In late March, BBC Director General Tony Hall announced the broadcaster’s greatest commitment to the arts in a generation. Part of the plans outlined at the time called for a further three filmed adaptations of Shakespeare’s History plays for …
Catch up on Deadline’s top film stories you missed this week:
James Franco’s Production Company Acquires Book About So-Bad-It’s-Good Cult Movie ‘The Room’
By The Deadline Team – James Franco’s Rabbit Bandini Productions has optioned book and life rights to The Disaster Artist: My Life Inside The Room, the book published last fall by Simon & Schuster from actor Greg Sestero and journalist Tom Bissell.
BOX OFFICE: ‘Lego’ Blockbuster $69M+; ‘Monuments Men’ Solid Second; ‘Vampire Academy’ Has No Bite
By Anita Busch – The Lego Movie is in the record books as the biggest animated pic opener of all time for Warner Bros., surpassing Happy Feet which opened to $41.5M in 2006 (and went onto gross $384.3M worldwide). It’s also the biggest opener ever for the studio in February.
Universal Closes $1 Million Spec Deal For ‘Mena,’ 80s Drug Tale Ron Howard Will Direct
By Mike Fleming Jr. – EXCLUSIVE: Universal Pictures today closed a $1 million spec deal for Mena, a script by Gary Spinelli that has Ron Howard attached to direct.
Berlin Record Deal: Harvey Weinstein Pays $7 Million For Alan Turing WWII Tale ‘The Imitation Game’
By Mike Fleming Jr. – EXCLUSIVE: In what I am told will go down as the highest price paid ever for U.S. rights on a movie at the European Film Market, The Weinstein Company has locked a deal to pay $7 million for The Imitation Game, the Graham Moore Black List script that Morten Tyldum directed with Benedict Cumberbatch playing Alan Turing, the genius British mathematician, logician, cryptologist and computer scientist who led the charge to crack the German Enigma Code that helped the Allies win WWII.
EXCLUSIVE: In what I am told will go down as the highest price paid ever for U.S. rights on a movie at the European Film Market, The Weinstein Company has locked a deal to pay $7 million for The Imitation Game, the Graham Moore Black List script that Morten Tyldum directed with Benedict Cumberbatch playing Alan Turing, the genius British mathematician, logician, cryptologist and computer scientist who led the charge to crack the German Enigma Code that helped the Allies win WWII. Keira Knightley also stars in a film that will be shaped as a major release for the next awards season.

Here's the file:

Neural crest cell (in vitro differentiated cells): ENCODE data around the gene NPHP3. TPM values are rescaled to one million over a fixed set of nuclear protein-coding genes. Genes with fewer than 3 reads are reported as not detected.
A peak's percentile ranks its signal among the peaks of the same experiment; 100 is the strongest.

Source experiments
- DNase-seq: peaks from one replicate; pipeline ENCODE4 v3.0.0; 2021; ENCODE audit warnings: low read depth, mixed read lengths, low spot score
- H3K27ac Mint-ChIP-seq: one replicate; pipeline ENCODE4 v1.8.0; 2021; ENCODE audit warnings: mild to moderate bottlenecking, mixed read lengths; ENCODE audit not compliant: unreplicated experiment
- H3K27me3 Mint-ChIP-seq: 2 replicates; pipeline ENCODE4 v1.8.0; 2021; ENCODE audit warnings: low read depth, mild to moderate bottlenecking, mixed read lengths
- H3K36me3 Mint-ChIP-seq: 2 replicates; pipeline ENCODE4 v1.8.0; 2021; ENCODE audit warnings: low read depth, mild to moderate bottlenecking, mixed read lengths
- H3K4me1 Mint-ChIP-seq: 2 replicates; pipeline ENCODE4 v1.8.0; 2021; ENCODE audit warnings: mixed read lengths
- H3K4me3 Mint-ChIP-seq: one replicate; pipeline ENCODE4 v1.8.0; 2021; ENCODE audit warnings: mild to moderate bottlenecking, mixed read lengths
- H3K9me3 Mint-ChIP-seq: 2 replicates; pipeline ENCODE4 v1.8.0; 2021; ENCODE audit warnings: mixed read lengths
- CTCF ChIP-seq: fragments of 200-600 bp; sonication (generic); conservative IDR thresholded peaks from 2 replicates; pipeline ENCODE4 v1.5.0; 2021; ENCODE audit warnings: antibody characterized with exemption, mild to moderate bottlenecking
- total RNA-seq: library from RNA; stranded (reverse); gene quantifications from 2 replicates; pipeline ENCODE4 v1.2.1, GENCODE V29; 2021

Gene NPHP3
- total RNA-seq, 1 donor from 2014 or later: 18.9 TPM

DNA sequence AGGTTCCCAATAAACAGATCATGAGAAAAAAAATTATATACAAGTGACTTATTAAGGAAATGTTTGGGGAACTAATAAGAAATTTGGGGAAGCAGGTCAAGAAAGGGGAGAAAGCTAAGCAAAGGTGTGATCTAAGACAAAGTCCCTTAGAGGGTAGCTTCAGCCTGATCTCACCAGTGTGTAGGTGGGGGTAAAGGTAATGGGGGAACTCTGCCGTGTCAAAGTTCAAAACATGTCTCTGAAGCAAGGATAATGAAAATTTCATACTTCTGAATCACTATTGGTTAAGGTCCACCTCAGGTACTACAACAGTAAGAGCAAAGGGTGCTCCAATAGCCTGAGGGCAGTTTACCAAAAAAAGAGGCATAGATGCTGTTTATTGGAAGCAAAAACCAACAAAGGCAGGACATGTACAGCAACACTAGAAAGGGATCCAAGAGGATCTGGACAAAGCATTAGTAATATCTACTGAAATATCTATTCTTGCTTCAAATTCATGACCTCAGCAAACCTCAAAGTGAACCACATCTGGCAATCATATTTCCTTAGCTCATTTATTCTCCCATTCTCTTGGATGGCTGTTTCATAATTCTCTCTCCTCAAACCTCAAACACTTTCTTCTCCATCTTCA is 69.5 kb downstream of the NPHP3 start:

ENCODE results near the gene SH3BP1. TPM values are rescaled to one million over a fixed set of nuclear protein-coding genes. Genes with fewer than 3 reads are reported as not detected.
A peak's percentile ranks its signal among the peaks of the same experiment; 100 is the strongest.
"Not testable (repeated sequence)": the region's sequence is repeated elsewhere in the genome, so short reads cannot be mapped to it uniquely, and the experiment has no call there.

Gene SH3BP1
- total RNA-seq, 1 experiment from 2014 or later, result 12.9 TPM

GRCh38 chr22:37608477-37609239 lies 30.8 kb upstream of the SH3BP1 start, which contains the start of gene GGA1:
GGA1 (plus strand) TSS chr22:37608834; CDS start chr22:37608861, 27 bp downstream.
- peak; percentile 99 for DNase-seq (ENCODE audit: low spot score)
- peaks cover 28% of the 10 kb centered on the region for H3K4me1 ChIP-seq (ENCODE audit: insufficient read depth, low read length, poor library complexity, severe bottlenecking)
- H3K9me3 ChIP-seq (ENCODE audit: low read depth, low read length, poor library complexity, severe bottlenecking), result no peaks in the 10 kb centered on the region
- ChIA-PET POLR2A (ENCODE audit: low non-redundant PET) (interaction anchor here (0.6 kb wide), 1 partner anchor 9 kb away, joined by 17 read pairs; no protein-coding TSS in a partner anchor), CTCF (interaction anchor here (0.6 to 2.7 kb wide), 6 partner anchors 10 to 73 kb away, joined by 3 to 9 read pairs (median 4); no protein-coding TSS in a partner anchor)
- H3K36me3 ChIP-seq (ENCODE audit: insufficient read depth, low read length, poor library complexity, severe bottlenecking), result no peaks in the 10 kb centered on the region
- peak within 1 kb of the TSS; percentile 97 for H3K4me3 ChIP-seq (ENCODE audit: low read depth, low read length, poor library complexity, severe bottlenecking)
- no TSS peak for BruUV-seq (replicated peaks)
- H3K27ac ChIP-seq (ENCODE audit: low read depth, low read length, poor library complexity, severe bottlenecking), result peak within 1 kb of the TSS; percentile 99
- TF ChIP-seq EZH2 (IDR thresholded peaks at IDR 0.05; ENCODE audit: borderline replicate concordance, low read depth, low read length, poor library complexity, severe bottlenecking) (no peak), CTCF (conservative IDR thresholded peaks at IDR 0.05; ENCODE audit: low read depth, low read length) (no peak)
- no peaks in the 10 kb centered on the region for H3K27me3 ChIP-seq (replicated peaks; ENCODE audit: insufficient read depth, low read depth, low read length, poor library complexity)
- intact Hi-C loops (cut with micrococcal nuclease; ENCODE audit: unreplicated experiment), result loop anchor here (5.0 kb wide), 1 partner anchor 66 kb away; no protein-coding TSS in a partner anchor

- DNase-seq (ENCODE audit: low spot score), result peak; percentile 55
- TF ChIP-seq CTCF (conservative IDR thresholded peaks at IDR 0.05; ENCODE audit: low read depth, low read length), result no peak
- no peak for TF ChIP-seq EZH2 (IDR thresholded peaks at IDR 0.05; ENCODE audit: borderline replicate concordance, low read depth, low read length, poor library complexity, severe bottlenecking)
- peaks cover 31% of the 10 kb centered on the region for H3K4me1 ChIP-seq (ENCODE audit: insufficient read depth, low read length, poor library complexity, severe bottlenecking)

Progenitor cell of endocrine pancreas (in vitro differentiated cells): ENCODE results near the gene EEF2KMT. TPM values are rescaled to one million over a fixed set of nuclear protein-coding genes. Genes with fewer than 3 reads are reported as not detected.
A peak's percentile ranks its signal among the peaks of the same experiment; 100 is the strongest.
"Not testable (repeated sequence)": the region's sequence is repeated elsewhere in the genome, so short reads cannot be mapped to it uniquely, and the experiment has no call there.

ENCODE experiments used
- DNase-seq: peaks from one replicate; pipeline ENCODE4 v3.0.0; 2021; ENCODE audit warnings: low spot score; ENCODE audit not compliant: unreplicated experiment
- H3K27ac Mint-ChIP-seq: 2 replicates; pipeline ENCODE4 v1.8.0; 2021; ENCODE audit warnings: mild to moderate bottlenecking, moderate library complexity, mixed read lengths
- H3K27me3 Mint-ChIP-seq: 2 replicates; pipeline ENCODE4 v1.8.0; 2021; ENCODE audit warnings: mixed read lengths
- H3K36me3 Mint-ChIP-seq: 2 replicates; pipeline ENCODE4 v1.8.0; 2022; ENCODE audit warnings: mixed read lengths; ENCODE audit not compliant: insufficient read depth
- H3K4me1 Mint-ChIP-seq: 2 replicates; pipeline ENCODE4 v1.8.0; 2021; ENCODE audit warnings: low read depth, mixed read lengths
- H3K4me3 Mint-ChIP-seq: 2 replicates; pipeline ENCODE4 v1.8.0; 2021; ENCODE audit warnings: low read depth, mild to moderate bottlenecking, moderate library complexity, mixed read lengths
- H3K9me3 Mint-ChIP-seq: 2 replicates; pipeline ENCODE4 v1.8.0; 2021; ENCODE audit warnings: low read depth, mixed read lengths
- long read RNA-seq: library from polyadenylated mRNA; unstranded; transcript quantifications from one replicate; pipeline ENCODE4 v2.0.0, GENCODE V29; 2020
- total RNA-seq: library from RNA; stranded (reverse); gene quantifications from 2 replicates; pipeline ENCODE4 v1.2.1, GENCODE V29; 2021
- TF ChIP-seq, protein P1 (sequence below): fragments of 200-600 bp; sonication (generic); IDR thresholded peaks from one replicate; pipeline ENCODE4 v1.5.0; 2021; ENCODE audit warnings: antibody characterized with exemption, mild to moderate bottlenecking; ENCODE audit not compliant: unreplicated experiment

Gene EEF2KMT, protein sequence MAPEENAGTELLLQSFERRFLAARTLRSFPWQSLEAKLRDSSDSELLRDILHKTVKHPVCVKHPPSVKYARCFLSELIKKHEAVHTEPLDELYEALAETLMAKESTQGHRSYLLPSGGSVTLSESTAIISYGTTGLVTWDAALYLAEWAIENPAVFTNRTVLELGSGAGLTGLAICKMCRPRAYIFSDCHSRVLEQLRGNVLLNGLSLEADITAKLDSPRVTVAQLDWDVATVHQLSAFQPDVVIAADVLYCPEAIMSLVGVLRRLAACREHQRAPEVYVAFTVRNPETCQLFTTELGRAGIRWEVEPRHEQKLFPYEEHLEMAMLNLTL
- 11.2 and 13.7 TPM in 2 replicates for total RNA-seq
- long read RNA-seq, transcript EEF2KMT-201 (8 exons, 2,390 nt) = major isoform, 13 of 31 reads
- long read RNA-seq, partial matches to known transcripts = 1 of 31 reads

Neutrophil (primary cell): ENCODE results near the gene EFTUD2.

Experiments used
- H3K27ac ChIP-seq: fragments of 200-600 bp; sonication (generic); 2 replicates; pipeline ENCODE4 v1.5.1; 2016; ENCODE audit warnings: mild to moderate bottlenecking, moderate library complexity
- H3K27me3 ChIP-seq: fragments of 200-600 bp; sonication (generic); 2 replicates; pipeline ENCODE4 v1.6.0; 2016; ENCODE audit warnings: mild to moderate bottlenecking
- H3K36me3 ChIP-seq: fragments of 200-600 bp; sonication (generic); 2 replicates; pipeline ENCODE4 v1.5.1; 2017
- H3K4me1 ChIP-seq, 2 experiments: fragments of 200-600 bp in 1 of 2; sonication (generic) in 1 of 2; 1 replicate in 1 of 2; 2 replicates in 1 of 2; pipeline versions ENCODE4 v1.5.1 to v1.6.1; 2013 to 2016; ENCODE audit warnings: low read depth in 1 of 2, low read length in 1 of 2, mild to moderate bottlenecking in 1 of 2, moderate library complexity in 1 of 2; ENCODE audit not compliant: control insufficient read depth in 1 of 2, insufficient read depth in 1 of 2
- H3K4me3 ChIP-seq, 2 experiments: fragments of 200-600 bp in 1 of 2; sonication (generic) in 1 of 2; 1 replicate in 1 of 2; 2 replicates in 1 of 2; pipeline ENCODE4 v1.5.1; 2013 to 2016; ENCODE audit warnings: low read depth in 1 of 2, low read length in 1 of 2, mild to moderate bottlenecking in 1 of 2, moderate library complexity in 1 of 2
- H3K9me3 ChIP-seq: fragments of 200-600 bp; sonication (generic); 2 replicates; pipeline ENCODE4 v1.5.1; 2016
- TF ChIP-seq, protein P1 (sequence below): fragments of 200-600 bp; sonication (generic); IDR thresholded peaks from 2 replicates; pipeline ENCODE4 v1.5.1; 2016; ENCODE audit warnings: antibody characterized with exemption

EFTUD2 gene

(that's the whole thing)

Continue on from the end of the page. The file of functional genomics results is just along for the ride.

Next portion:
CAA brokered this deal based on a promo reel that had five bidders going after it hard before TWC just took it off the table, with the feeling that it has one of its major Oscar hopefuls for the next race. TWC currently has Philomena in the Best Picture race that will be decided next month.
Compared to the small sales of Sundance, this is a whopper. Harvey and Bob Weinstein and their team headed by COO David Glasser bested five competitors that sparked to a 15-minute compilation of scenes on a picture that has just gone into postproduction. The film also stars Mark Strong and Matthew Goode, and it’s produced by Nora Grossman, Ido Ostrowsky and Teddy Schwarzman. It was Schwarzman’s Black Bear Pictures label that took the risk on the film after Warner Bros let it go. The TWC acquisition team of Robert Walak, Negeen Yazdi and Dan Guando chased this script for a year. TWC’s Michal Steinberg closed the deal.
‘Everest’ Update: Sony Eyes March For Doug Liman’s Pic; Universal, Baltasar Kormakur Lose Co-Fi But Still Plan November Climb
EXCLUSIVE: What’s going on with the two studio-backed movies titled Everest, about two spectacularly different incidents that took place on the same hill? Well let me tell you. Both films have weathered missteps, but the filmmakers behind each say …
WikiLeaks and its embattled founder Julian Assange keep trying to make it crystal clear they don’t support DreamWorks‘ upcoming The Fifth Estate. Today WikiLeaks published the first of Assange’s letters to Benedict Cumberbatch, who plays him in the October 18 release, denying the actor’s request to meet prior to production. The pic directed by Bill Condon is based on Inside WikiLeaks: My Time with Julian Assange and the World’s Most Dangerous Website by Daniel Domscheit-Berg and WikiLeaks: Inside Julian Assange’s War on Secrecy by David Leigh and Luke Harding, which Assange calls “toxic” and “the two most discredited books on the market”. WikiLeaks previously posted a version of the Fifth Estate script online along with a rather exhaustive memo detailing everything the film gets wrong. Here’s the Assange letter: